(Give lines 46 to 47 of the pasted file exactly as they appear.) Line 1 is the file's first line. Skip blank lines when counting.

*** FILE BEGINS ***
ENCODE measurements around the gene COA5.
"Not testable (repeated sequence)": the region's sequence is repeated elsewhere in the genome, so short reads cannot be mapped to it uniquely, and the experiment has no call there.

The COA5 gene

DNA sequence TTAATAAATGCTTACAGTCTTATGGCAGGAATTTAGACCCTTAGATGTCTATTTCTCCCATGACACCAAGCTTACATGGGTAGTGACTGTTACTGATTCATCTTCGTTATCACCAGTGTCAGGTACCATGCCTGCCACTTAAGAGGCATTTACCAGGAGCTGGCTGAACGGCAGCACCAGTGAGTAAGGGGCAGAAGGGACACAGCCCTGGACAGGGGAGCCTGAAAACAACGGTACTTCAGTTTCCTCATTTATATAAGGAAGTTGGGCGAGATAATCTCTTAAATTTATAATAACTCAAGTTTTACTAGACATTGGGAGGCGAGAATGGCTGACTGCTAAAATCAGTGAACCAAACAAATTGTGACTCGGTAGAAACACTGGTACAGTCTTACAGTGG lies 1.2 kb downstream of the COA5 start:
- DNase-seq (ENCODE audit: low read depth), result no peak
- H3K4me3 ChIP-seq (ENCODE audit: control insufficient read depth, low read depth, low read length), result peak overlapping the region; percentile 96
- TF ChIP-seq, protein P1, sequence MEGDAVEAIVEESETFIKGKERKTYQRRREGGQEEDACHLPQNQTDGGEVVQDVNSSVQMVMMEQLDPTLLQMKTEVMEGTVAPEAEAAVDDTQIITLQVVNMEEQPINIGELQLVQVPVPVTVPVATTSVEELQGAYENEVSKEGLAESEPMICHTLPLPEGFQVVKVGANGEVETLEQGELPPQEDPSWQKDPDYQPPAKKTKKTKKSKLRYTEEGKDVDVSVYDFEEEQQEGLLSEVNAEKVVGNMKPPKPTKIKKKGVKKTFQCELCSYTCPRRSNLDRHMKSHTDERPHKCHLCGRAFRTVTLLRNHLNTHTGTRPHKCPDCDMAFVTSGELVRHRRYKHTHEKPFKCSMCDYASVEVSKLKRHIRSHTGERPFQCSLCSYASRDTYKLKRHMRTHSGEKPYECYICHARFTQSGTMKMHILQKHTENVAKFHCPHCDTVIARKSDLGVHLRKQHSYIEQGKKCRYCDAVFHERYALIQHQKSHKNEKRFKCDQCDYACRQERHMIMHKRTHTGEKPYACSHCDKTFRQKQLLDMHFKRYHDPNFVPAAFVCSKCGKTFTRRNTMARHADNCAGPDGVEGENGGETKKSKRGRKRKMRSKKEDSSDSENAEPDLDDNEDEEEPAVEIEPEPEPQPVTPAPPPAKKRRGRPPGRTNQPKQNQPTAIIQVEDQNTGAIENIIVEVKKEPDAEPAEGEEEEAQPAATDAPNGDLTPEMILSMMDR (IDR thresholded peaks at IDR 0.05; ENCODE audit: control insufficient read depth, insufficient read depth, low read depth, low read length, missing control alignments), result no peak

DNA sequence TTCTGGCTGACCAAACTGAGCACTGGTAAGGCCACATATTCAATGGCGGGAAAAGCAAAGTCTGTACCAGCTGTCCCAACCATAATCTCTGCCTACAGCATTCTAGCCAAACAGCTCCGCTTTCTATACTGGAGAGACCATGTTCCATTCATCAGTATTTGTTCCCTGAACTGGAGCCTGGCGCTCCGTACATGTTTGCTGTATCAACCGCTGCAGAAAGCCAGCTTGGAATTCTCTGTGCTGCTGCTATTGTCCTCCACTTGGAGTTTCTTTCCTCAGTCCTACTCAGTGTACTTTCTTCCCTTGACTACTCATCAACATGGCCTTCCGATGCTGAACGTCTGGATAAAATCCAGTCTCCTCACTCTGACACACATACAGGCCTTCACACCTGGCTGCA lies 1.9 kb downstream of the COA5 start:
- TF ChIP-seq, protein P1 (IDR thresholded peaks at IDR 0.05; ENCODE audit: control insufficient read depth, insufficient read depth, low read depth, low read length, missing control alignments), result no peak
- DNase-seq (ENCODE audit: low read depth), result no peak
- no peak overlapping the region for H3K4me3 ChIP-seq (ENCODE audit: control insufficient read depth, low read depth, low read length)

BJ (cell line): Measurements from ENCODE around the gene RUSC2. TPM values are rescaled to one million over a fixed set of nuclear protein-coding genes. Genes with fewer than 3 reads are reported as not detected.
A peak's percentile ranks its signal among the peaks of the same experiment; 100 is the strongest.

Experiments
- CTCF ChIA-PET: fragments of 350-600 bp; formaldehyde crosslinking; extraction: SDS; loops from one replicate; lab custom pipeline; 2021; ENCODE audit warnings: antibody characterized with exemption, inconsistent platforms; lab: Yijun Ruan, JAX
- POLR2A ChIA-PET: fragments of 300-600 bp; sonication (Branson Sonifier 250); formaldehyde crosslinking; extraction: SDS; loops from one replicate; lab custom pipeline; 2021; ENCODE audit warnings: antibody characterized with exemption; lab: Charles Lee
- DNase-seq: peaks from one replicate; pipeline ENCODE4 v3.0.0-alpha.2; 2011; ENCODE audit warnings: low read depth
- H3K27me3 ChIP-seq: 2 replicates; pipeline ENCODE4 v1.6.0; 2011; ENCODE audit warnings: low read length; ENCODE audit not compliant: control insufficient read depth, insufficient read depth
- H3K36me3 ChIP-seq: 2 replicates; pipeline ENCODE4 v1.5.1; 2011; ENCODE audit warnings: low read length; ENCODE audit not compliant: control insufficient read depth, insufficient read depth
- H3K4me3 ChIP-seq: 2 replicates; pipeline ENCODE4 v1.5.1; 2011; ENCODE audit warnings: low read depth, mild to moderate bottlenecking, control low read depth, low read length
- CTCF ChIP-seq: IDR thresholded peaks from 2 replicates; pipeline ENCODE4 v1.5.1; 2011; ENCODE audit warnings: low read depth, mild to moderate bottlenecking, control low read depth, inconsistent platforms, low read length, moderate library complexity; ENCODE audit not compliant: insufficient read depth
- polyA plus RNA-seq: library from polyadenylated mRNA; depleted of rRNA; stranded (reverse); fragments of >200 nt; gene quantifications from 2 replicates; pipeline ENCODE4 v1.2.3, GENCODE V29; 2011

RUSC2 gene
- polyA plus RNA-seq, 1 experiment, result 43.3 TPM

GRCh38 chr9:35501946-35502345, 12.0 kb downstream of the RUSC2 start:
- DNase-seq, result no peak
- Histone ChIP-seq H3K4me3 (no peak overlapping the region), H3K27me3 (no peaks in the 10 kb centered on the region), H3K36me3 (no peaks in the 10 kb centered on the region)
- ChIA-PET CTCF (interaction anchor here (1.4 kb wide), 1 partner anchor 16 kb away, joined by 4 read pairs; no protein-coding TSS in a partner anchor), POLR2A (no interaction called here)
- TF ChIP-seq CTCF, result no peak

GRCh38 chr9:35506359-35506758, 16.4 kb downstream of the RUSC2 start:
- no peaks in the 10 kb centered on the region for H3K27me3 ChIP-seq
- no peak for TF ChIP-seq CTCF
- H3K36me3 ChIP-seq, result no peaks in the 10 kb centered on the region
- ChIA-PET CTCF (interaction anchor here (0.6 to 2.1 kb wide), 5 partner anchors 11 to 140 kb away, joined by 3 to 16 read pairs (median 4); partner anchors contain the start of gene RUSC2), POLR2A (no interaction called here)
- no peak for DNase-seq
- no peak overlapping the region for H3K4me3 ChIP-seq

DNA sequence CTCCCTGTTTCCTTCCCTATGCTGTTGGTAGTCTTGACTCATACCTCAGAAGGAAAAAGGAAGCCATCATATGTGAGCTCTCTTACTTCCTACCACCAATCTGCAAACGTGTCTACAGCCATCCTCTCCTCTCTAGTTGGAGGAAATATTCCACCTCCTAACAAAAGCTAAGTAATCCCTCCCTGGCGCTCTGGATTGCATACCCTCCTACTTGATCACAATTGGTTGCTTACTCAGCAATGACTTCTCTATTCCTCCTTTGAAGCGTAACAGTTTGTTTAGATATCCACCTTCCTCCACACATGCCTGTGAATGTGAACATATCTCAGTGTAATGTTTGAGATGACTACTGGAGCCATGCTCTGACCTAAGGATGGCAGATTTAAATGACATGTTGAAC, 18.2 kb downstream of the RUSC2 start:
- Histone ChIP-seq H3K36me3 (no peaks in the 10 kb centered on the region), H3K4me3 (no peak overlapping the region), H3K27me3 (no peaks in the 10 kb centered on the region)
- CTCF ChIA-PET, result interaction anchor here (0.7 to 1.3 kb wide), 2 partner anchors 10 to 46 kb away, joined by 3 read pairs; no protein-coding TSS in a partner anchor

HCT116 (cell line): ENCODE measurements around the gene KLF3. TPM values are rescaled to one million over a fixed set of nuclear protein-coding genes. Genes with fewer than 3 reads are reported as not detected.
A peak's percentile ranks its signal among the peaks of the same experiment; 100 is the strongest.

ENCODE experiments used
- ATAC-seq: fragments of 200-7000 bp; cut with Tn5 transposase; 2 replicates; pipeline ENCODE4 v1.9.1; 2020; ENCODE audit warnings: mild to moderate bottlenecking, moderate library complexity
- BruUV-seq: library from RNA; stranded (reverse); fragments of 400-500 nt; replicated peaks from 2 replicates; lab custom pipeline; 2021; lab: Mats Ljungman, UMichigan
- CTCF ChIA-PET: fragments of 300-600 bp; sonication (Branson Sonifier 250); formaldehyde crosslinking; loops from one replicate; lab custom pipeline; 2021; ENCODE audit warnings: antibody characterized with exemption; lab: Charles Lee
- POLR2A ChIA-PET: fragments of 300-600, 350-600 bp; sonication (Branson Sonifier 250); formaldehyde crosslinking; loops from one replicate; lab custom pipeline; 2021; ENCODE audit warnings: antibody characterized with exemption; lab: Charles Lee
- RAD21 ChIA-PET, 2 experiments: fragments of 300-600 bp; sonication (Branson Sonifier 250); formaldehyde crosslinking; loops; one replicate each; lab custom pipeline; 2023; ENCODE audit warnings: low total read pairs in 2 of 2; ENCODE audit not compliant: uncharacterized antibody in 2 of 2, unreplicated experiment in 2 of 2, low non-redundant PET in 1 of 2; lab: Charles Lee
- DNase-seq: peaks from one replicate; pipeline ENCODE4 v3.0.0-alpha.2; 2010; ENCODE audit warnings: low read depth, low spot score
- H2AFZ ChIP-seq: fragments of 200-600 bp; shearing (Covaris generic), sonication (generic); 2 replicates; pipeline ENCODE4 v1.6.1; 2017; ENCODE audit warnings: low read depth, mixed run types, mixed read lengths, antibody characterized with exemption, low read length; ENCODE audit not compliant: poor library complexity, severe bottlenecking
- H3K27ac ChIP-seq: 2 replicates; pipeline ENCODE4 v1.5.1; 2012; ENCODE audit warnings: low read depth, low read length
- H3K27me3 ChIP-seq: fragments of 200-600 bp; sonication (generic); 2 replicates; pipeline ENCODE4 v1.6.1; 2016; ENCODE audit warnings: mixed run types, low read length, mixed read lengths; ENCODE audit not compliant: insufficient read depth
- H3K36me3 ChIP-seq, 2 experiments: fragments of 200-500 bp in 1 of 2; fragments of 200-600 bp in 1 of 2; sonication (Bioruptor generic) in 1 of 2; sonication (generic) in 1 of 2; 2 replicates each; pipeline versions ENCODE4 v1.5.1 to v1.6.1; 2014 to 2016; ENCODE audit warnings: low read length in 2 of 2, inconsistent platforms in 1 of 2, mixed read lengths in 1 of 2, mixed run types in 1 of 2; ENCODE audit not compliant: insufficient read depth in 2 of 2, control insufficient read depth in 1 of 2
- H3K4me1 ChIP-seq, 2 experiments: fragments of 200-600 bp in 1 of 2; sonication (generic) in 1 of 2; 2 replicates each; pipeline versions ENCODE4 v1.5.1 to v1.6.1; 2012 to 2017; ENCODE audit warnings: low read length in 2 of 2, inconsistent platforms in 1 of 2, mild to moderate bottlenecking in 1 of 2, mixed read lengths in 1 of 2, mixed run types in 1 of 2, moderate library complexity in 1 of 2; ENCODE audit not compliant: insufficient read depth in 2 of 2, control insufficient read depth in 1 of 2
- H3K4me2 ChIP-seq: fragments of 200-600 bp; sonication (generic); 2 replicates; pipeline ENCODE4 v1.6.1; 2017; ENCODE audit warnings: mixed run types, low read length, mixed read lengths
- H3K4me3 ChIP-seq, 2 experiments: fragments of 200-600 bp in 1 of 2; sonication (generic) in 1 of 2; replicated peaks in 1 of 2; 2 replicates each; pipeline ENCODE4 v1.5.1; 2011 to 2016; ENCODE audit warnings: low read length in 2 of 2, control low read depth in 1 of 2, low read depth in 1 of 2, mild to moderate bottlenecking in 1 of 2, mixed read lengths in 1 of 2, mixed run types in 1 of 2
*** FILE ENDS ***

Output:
- POLR2A ChIA-PET: fragments of 300-600, 350-600 bp; sonication (Branson Sonifier 250); formaldehyde crosslinking; loops from one replicate; lab custom pipeline; 2021; ENCODE audit warnings: antibody characterized with exemption; lab: Charles Lee
- RAD21 ChIA-PET, 2 experiments: fragments of 300-600 bp; sonication (Branson Sonifier 250); formaldehyde crosslinking; loops; one replicate each; lab custom pipeline; 2023; ENCODE audit warnings: low total read pairs in 2 of 2; ENCODE audit not compliant: uncharacterized antibody in 2 of 2, unreplicated experiment in 2 of 2, low non-redundant PET in 1 of 2; lab: Charles Lee